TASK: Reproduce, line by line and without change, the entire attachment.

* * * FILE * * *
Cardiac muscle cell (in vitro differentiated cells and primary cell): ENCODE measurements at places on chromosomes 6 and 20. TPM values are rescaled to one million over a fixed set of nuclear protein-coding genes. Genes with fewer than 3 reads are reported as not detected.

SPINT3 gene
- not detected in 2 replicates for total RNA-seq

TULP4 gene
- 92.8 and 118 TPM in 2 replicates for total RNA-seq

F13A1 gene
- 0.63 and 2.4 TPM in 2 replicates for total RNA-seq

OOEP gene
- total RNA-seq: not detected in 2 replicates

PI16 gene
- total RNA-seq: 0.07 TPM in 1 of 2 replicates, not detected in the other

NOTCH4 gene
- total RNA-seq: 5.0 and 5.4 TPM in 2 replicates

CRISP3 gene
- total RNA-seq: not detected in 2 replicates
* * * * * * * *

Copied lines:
Cardiac muscle cell (in vitro differentiated cells and primary cell): ENCODE measurements at places on chromosomes 6 and 20. TPM values are rescaled to one million over a fixed set of nuclear protein-coding genes. Genes with fewer than 3 reads are reported as not detected.

SPINT3 gene
- not detected in 2 replicates for total RNA-seq

TULP4 gene
- 92.8 and 118 TPM in 2 replicates for total RNA-seq

F13A1 gene
- 0.63 and 2.4 TPM in 2 replicates for total RNA-seq

OOEP gene
- total RNA-seq: not detected in 2 replicates

PI16 gene
- total RNA-seq: 0.07 TPM in 1 of 2 replicates, not detected in the other

NOTCH4 gene
- total RNA-seq: 5.0 and 5.4 TPM in 2 replicates

CRISP3 gene
- total RNA-seq: not detected in 2 replicates